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  • Aorus X299X Xtreme Waterforce Motherboard Review
  • Aorus X299X Xtreme Waterforce Motherboard Review

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    Conclusion

    Once again I am floored by how good this motherboard is.  I applaud those who hit every page and stuck with me to the end.  Hands down this is one of the great motherboards in the enthusiast PC world and while that might be a bold statement I think it can easily be defended.

    Normally, during the conclusion I simply rehash some of the highlights and call it good however, if you are reading this you already know what you’re in for and want a little piece of mind that it will be the right decision.

    Yes

    If you are in the market for a LGA 2066 X299 motherboard the Aorus X299X Xtreme Waterforce should be on your short list.  Of course there are a few important factors to consider. 

    1. Will you have a DIY watercooling loop in your build?
    2. Do you plan to do any sort of Xtreme overclocking (LN2/DICE/Phase)?
    3. Will your case support an extended width motherboard?

    The first question is obvious.  The Aorus X299X Xtreme Waterforce features an AIO watercooled monoblock which demands some sort of circulating water to operate correctly.  There is no option for using this motherboard without the block since it also cools everything including the VRM and chipset so, you'll be expected to setup some sort of pump res system with a radiator to keep things cool.

    For this review I use an XSPC pump res combo with a D5 pump however you could use something smaller if your build requires it.

    The second point is more of a distinction between getting the Aorus X299X Xtreme Waterforce over the standard X299.  If you planned to do any sort of extreme overclocking I would suggest against the Waterforce edition and go directly for one of other X299 motherboards as they come with VRM and Chipset heatsinks giving you more options for cooling the CPU. 

    The final point is one every system builder should recognize.  This motherboard is big measuring in at 10.5 inches wide and will simply not fit into smaller cases.  Besides you’ll want extra room for your DIY water loop and RGB lighting.  Most of all you will want a strong case, this motherboard with the monoblock is really heavy and once you add PSU, Watercooling gear and a video card any potmetal cheap chassis is likely going to crumble under the weight.

    Performance wise the Xtreme Waterforce did not disappoint.  I was a little suprised at the Sisoft Sandra results as they were quite low.  I cannot account for the reason but it could either hardware optimization for Intel 10-Series or maybe my 7900X is about to burn up.

    Even though this motherboard is watercooled there are thermal limits to the hardware.  For instance I discovered that 4.54Ghz was the highest I could push my Core i9 7900X without having the system shut down.  I would fully expect the Intel 10-Series CPUs to make better use of the Xtreme Waterforce monoblock but will likely have a similar thermal limit.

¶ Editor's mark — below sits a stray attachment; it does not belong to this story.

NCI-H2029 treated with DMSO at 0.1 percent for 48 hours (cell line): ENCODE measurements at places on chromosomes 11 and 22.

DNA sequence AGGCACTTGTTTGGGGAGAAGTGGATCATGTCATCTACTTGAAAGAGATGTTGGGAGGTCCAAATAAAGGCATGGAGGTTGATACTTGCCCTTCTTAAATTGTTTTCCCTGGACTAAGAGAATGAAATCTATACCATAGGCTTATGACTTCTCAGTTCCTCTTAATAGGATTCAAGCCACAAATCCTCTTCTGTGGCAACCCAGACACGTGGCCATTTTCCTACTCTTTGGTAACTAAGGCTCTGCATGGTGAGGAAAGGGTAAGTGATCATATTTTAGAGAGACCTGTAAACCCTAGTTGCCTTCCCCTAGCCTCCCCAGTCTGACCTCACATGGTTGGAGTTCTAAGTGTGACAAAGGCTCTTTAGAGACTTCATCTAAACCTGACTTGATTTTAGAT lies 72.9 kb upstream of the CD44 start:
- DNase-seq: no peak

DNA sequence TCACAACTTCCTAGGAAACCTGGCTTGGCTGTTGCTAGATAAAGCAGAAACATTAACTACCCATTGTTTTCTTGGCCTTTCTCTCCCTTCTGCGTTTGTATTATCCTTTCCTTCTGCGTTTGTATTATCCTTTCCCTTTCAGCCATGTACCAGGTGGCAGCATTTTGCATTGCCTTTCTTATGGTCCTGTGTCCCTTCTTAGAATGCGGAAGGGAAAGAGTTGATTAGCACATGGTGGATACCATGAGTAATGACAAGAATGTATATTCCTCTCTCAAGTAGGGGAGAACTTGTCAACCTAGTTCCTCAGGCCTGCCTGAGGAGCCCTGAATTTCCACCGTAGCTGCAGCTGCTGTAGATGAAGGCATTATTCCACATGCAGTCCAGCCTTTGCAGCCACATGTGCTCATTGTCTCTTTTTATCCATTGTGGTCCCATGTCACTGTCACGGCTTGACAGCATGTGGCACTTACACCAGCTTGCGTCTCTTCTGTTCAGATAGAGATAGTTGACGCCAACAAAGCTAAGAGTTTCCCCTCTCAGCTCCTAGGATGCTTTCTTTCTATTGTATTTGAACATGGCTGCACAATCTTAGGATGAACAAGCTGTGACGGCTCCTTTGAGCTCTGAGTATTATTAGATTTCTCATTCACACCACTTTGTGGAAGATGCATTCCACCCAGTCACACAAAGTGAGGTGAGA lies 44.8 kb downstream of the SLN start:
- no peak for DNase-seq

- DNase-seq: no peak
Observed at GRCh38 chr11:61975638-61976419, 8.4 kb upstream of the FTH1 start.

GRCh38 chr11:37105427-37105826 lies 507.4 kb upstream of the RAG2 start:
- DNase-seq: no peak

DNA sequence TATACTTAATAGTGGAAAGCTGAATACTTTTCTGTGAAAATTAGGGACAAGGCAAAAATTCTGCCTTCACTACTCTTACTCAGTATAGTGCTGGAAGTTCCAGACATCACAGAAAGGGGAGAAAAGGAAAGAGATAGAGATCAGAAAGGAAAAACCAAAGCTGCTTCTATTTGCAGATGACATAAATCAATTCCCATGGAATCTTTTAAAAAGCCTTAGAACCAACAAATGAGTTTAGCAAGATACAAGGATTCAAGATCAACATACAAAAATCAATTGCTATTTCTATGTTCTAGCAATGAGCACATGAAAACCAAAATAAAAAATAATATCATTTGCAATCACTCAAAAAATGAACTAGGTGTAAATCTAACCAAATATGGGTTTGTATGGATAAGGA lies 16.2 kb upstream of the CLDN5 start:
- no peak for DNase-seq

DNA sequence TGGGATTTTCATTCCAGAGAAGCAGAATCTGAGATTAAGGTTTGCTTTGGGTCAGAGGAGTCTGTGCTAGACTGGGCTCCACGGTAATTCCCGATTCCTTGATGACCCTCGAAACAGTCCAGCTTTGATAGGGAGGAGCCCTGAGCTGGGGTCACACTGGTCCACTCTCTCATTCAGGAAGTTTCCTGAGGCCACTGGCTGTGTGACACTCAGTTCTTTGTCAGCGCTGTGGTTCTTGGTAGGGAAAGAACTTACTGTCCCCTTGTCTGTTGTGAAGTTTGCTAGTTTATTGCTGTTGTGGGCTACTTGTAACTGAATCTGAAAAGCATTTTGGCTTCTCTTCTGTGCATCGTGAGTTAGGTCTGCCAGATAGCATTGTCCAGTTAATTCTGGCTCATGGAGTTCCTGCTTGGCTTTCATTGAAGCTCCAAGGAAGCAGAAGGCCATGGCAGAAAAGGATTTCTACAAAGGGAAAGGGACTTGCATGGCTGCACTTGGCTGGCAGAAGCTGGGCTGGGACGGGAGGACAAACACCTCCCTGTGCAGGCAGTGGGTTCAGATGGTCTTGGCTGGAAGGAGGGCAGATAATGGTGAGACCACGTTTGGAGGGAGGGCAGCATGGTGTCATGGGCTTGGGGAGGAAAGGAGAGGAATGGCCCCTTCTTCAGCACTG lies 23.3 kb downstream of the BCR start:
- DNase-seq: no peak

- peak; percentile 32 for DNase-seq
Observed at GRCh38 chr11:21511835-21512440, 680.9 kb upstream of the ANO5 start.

When it comes to onboard accessories the X299X Xtreme Waterforce has everything you would expect.  There are plenty of fan headers, both analog and digital RGB headers, the waterblock and motherboard are both RGB enabled and sync perfectly using the RGB Fusion software.  For audio enthusiasts the ESS Saber sounded amazing and the 5.1 output was one of the best I have ever tested.

    I did find the lack of onboard overclocking controls to be a little disappointing however, I don’t see many people buying this motherboard to be into the whole “enthusiast overclocking scene” 

    There were a couple things that caught me by surprise.  The first was the weight of the monoblock!  I mentioned it before and it is worth saying again.  The cooler his heavy and made assembling the system a little awkward and took a few tries to get the monoblock RGB headers installed.  

    I am still a little torn between the onboard M.2 drive placement.  The two drives are located between the PCI Express slots #1 and #4 which is great because that allows them to be watercooled with the monoblock.  However, because of this you cannot swap drives without removing the monoblock completely which can damage the thermal pads and you risk damaging the monoblock RGB plugs.  Is that a deal breaker?  I’m not sure.

    Overall I really enjoyed using the Aorus X299X Xtreme Waterforce.  It tested well, has a nice layout and a great set of features.  The waterblock is a wonderful surprise and while it might not be as stylish as the Z390 edition it does push this product beyond what a typical enthusiast would expect.

    Good Things

    Discrete RGB LED
    Support for Digital and Anlog RGB Strips
    Black and Silver Color Scheme
    Excellent UEFI Menus
    Excellent Audio System
    Wireless Onboard
    Excellent Overclocking
    Full Coverage AIO Waterblock
    Several RGB Lighting Zones
    Included RGB Fan Controller
    Included AIC Adaptor for NVMe Awesome

    Bad Things

    You’ll see when you go to buy one

    Hardware Asylum Rating
    Aorus X299X Xtreme Waterforce Motherboard Review

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